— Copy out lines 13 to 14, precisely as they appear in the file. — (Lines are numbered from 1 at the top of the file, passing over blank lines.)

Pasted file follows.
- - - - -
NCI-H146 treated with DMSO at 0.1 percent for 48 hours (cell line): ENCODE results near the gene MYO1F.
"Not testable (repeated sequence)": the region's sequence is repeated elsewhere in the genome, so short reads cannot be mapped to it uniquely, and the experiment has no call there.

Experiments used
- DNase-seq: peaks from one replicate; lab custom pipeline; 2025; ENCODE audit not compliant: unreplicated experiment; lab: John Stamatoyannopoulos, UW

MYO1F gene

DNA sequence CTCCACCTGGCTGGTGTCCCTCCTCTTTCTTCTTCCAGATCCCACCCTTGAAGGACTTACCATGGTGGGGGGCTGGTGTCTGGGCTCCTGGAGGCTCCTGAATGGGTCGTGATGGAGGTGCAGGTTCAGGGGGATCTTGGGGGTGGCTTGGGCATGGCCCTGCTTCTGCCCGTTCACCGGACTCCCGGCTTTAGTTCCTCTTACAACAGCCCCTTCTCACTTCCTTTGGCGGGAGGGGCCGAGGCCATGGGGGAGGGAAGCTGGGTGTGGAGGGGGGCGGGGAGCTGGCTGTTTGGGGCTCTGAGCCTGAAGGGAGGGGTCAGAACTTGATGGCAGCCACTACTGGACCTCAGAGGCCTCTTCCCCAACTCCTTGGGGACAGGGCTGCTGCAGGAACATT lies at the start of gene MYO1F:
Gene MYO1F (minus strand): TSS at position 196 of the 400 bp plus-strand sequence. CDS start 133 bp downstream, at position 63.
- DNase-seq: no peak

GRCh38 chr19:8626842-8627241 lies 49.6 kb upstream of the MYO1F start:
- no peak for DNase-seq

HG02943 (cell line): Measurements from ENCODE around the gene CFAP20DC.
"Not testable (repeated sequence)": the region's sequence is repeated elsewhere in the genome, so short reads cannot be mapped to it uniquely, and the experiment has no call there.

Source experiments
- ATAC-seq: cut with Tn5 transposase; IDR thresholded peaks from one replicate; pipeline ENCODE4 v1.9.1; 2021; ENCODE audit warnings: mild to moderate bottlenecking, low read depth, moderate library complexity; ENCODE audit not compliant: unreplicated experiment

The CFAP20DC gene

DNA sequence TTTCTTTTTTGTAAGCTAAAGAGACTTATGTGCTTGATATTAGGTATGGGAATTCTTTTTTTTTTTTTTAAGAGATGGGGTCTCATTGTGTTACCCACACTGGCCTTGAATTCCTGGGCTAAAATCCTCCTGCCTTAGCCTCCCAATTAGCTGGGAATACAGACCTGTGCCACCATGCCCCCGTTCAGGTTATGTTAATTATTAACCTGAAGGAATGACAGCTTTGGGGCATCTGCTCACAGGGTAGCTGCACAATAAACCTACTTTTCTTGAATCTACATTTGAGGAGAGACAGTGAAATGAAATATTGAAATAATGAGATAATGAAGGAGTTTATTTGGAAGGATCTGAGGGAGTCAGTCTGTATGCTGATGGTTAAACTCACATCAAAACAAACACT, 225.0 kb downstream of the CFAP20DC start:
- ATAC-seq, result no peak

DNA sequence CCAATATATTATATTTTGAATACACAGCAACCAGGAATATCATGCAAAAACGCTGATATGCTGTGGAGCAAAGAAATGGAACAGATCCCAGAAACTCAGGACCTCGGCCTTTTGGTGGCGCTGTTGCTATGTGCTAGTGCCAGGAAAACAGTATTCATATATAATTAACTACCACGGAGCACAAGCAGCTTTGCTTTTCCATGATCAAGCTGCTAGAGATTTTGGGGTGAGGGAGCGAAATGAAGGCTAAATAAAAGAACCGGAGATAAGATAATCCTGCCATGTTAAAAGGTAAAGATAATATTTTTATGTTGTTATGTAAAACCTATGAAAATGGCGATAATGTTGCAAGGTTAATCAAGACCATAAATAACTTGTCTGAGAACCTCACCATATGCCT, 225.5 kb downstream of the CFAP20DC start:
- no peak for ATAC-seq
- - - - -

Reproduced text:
Source experiments
- ATAC-seq: cut with Tn5 transposase; IDR thresholded peaks from one replicate; pipeline ENCODE4 v1.9.1; 2021; ENCODE audit warnings: mild to moderate bottlenecking, low read depth, moderate library complexity; ENCODE audit not compliant: unreplicated experiment